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VICTORIA — Former Green party leader Andrew Weaver tested positive for COVID-19 this week and, true to form, didn’t hold back how he felt.
“Testing positive after two years of super vigilant N95 mask-wearing, hand washing, etc., just sucks,” Weaver wrote on his Twitter account Thursday.
The University of Victoria climate scientist then criticized the NDP government that he helped elect in 2020.
“I wish that the government were forthright a few months ago, saying that they were giving up on preventing spread and moving into ‘herd immunity’ mode,” Weaver continued.
“The poor communication of public health intentions undermines confidence in our health leaders.”
Weaver said he understands that the dominant BA.2 variant of the virus is more communicable than its predecessors.
“But transparency and intention-signalling are important.”
Bottom line on his Twitter posting: “If I got COVID with my hyper vigilant approach to avoidance, everyone likely will!”
When someone wrote Weaver to say that she still hoped to “avoid getting it” by maximizing the use of masks and minimizing contact with others, he replied:
“I wish you the best, but I fear that we will all be exposed imminently. I was pretty much the last person I know to get COVID.”
Weaver’s candour brought some pushback on social media.
Someone asked if he thought that provincial officials should be charged with negligence over the way they handled the pandemic.
“I do not,” replied Weaver. “I just think we need more transparency and information that is forthright.”
Was it getting sick that prompted Weaver to criticize the government for the first time over its mishandling of the pandemic?
“Nope,” he replied.
“I have been quite critical of non transparency since Christmas.”
A review of Weaver’s tweets supports him on that score.
From last December: “Not sure I understand why gyms are closed while large venues are not. I’m not convinced data supports this.
“This is a question that needs to be answered with evidence. My greatest fear is that politics will trump evidence in B.C. Centre for Disease Control (BCCDC) decisions.”
From early January: “9,400 folk (50 per cent capacity) can watch Canucks games yet 10 people can’t work out in a gym. To me, this is profoundly troubling as I suspect British Columbians will start ignoring orders when said orders obviously defy logic.
“B.C. has done an exceptional job to date: Please don’t blow it by pivoting to decision-based evidence-making and politics.”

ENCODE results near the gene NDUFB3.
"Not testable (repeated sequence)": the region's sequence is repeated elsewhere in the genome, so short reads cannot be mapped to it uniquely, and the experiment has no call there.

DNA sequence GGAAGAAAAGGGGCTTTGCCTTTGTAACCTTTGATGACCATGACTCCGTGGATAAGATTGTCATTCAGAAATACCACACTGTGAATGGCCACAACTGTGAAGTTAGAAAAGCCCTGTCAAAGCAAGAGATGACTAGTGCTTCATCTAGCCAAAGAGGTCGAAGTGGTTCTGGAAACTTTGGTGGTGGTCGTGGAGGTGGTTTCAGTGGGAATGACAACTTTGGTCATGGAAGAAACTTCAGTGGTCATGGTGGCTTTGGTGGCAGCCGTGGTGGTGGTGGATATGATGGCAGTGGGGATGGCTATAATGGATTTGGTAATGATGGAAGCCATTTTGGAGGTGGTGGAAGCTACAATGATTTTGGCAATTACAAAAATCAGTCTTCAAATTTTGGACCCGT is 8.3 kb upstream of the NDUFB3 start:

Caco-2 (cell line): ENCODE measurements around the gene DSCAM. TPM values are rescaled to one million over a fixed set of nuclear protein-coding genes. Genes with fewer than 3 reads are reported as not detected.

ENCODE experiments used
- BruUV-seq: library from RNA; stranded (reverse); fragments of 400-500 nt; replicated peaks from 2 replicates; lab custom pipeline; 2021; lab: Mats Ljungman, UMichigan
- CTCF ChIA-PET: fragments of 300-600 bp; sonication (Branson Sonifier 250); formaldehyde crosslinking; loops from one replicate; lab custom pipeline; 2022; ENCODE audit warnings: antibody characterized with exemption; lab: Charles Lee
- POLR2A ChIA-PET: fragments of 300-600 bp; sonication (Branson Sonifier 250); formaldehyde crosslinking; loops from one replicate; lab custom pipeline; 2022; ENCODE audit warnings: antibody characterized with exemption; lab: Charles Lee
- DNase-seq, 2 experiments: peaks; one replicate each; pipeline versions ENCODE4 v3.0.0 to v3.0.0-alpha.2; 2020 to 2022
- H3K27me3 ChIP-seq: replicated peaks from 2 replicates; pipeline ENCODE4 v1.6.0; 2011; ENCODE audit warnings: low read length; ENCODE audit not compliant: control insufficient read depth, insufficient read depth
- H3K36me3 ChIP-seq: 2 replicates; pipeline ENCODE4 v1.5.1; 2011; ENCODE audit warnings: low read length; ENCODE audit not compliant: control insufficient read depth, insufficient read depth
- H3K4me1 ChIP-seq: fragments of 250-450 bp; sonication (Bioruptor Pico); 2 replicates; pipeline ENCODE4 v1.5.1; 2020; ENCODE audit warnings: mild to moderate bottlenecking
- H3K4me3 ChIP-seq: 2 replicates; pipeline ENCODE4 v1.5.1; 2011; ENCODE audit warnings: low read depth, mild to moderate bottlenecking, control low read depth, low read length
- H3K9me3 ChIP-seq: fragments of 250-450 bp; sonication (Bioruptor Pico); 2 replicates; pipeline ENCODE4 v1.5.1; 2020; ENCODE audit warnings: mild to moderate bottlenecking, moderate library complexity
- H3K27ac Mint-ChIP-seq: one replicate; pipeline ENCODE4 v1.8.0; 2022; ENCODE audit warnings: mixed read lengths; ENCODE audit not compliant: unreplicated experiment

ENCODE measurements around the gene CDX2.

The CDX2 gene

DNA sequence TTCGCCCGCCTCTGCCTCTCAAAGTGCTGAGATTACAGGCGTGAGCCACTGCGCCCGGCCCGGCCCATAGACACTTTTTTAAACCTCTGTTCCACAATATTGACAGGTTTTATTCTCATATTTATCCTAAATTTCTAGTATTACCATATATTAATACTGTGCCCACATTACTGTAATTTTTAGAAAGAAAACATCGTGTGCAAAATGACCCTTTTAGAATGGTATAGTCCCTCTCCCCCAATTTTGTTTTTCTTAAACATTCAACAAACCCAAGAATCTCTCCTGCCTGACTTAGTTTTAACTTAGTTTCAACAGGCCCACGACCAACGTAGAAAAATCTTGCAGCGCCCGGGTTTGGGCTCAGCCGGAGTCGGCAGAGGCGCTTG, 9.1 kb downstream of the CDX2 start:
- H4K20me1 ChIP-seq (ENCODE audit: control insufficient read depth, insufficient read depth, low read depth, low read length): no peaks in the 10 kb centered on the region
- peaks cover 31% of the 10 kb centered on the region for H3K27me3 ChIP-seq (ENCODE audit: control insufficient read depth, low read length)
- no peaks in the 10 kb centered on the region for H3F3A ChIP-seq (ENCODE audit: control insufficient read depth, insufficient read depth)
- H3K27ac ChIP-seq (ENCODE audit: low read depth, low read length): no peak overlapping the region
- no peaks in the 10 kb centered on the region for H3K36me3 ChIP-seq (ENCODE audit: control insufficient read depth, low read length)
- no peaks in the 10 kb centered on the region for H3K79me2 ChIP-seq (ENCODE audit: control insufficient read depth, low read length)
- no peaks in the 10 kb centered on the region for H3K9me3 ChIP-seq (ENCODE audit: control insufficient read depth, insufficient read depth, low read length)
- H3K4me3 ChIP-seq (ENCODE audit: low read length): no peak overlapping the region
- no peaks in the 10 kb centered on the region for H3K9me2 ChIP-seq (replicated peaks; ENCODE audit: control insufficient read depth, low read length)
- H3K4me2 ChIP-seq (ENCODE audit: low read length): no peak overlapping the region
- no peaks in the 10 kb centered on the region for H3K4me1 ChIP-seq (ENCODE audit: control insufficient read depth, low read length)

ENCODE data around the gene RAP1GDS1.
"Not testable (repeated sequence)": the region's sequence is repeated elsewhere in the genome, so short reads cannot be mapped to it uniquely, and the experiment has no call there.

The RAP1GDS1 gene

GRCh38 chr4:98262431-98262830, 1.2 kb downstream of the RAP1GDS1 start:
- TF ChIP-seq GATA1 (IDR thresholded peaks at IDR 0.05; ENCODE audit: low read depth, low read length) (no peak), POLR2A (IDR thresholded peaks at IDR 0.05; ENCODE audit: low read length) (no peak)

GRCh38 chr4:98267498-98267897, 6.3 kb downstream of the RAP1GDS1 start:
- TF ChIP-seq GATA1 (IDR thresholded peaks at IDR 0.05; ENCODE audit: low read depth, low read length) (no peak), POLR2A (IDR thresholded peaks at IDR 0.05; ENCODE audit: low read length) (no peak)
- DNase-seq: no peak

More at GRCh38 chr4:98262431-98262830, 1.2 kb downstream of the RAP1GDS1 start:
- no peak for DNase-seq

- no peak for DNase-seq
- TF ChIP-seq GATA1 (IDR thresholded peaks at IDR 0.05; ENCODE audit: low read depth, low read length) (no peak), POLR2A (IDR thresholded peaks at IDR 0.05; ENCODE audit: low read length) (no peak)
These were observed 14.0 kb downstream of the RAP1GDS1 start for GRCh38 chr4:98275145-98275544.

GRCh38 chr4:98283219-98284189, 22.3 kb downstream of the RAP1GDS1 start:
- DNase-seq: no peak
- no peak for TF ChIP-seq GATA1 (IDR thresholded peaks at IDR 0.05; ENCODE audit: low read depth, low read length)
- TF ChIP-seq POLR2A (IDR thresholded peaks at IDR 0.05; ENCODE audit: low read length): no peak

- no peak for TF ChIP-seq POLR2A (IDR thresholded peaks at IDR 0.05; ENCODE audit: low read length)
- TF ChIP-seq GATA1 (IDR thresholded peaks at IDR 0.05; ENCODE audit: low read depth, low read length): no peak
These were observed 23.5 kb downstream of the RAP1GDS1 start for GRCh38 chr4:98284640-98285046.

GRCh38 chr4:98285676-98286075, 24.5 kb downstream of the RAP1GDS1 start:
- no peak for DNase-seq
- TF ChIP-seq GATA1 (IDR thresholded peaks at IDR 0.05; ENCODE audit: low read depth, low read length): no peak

From late January: “Now let’s accept that schools and post-secondary institutions are major sources of Omicron spread. An elementary school student in my family got COVID from her school and now everyone in her family is getting it.
“The outrageous statements by the BCCDC that classrooms are not spreading sites was directly challenged by the UBC president.
“Yet my institution (UVic), citing BCCDC’s decision-based evidence-making approach to public health policy of late, thinks it is OK for me to teach in a class for which every seat (175) is taken in a poorly ventilated room, built in the 1960s, with no windows.”
Weaver’s sharply critical response was in marked contrast to that of his former partner in power-sharing, Premier John Horgan, when he shook off a case of COVID-19 this week.
“Fortunately, they were mild symptoms; a bit of a sniffle, I would say,” Horgan told Rob Shaw of CHEK news.
“I wouldn’t call it congestion. It literally was a drippy nose and a bit of a cough. The symptoms lasted for a few days. Then I was on the mend.”
Horgan said “we’re far from finished with COVID. But I think we’re finished with that portion of the pandemic that had us staying outside of our social circles, avoiding people.
“I think we can continue to engage with people, but we need to be smart about it.”
The premier reiterated his confidence in provincial health officials, led by Dr. Bonnie Henry.
“We should continue to listen to our public health officials, take that guidance and get on with our lives,” said Horgan.
“Having gone through cancer treatment, my desire to fully engage is heightened, not diminished. And for those who are worried, be cautious, but don’t be afraid.
“Get out back in the world and do the best you can to enjoy life.”
New Democrats dismiss criticisms of their handling of the pandemic by saying that B.C.’s response is based on science and their handling of data has been open and transparent.
Weaver challenges both of those lines of defence.
Nor can they dismiss him as another partisan critic, for clearly he is not.
Weaver’s abandonment of the Greens and endorsement of John Horgan helped jump start the NDP’s snap election campaign in 2020.
Since then, the ex-Green has continued to support the government when he sees fit.
On last fall’s release of the NDP climate action plan: “This is what climate leadership looks like — a plan that signals to the world that B.C. is going to lead the way in the transition to a low-carbon future.”
On the recent release of the government’s Stronger B.C. economic plan: “If I were to write my dream plan, I literally would have written this plan.”
New Democrats, including the premier himself, happily recirculated those endorsements from Weaver.
They’ve not done the same with this week’s expression of dismay over the recent handling of the pandemic.
I expect that is because they are hoping nobody notices.